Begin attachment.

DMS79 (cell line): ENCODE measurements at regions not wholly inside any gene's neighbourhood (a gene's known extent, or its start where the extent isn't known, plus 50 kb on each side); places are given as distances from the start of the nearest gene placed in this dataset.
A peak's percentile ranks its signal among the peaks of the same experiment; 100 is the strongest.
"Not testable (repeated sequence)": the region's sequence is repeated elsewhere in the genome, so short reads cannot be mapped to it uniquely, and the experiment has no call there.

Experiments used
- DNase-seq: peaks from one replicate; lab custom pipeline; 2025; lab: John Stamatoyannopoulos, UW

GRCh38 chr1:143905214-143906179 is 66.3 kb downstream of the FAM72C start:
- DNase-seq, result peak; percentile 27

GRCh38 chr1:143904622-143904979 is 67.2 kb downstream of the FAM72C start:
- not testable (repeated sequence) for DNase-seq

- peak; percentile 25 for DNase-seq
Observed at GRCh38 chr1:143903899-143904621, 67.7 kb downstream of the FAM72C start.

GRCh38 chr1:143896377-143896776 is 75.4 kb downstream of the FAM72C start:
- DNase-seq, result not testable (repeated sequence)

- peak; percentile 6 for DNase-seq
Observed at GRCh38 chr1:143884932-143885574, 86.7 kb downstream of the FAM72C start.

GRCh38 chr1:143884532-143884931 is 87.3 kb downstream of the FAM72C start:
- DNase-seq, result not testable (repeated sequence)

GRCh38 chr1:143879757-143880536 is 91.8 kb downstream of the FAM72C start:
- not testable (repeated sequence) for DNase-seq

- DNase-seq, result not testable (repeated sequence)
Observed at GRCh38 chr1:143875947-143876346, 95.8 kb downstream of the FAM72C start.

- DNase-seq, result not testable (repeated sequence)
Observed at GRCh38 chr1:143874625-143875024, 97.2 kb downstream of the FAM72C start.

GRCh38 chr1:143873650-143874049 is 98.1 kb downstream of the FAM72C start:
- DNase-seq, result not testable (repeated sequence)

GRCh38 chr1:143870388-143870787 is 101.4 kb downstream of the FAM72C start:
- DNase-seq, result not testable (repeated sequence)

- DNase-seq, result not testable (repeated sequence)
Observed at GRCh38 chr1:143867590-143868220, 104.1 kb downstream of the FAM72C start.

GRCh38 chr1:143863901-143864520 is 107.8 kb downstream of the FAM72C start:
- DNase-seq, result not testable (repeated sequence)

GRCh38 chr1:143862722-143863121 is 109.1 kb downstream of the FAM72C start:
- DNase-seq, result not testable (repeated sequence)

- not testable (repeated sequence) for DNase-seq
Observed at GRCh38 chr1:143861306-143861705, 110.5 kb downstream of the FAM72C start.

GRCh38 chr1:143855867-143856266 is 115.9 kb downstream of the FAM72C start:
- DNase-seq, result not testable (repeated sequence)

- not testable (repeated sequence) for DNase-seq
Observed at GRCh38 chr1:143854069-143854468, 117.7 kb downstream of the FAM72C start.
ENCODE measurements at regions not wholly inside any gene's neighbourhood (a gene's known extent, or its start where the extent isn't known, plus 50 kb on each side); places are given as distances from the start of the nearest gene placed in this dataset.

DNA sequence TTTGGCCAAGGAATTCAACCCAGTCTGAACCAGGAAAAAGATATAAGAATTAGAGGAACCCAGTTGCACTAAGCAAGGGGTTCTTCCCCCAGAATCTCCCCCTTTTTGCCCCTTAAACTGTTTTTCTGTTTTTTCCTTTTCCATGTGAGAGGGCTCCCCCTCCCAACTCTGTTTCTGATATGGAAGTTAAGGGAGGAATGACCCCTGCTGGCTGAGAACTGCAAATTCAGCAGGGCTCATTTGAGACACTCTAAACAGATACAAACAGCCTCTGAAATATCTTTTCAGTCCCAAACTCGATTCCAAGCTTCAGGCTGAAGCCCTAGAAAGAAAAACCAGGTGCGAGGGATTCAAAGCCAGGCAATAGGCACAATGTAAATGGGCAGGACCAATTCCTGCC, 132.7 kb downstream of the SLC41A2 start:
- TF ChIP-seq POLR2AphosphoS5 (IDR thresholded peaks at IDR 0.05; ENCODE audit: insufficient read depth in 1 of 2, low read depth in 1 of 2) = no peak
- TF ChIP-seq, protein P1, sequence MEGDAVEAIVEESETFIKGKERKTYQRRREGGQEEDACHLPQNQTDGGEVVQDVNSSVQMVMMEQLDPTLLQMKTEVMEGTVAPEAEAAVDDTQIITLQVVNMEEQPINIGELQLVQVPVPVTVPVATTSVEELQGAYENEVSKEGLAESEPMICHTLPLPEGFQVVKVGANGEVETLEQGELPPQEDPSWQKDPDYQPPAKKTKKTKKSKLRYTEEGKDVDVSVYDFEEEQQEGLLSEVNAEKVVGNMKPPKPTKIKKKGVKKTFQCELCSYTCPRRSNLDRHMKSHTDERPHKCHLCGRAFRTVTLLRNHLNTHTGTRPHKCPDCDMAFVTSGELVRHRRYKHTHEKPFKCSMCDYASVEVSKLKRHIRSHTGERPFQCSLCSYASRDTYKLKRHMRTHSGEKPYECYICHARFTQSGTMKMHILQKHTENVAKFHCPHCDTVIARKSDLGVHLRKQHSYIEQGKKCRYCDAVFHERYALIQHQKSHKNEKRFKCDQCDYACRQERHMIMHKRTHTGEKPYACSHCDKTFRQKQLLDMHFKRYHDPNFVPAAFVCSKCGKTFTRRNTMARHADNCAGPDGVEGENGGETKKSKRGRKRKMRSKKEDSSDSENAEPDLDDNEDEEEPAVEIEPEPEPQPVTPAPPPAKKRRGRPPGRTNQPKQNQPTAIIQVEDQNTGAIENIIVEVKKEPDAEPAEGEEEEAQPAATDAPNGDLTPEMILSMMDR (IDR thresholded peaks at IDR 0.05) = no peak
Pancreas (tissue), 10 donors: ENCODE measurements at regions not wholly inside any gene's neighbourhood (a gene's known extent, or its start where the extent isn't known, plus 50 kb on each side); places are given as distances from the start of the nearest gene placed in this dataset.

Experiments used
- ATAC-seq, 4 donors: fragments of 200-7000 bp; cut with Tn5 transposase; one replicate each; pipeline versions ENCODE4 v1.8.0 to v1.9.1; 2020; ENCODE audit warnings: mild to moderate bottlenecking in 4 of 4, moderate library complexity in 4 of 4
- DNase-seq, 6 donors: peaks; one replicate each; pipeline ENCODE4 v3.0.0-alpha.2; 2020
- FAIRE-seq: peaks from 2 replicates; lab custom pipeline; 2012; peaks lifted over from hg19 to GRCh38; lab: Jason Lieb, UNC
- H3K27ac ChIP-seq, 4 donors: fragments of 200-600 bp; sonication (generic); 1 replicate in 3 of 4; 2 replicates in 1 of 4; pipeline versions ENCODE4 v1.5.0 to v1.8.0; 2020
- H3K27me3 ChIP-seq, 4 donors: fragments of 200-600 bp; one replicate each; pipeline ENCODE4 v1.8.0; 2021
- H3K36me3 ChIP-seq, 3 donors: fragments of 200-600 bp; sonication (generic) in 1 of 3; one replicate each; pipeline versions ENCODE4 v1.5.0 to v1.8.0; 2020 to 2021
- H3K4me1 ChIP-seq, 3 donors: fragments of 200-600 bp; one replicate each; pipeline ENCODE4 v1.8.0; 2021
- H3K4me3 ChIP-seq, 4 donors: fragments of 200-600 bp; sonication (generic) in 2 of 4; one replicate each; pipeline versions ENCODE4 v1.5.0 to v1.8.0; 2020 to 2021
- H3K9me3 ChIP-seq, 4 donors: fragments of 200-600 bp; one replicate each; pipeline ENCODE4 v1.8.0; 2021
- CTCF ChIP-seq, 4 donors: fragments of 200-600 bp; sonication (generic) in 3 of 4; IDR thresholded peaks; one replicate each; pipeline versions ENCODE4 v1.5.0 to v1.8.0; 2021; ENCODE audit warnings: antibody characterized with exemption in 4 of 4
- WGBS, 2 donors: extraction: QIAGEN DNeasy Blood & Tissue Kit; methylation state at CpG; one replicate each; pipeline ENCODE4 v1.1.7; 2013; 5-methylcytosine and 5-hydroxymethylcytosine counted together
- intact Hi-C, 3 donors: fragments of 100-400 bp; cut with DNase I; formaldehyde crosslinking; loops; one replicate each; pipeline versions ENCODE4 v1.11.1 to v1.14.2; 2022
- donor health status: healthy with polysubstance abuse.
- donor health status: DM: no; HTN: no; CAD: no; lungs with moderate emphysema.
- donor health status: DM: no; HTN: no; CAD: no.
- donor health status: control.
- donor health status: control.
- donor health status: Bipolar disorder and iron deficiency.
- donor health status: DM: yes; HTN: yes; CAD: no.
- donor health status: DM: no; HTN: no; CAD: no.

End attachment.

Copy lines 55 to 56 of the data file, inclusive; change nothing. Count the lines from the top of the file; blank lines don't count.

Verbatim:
- CTCF ChIP-seq, 4 donors: fragments of 200-600 bp; sonication (generic) in 3 of 4; IDR thresholded peaks; one replicate each; pipeline versions ENCODE4 v1.5.0 to v1.8.0; 2021; ENCODE audit warnings: antibody characterized with exemption in 4 of 4
- WGBS, 2 donors: extraction: QIAGEN DNeasy Blood & Tissue Kit; methylation state at CpG; one replicate each; pipeline ENCODE4 v1.1.7; 2013; 5-methylcytosine and 5-hydroxymethylcytosine counted together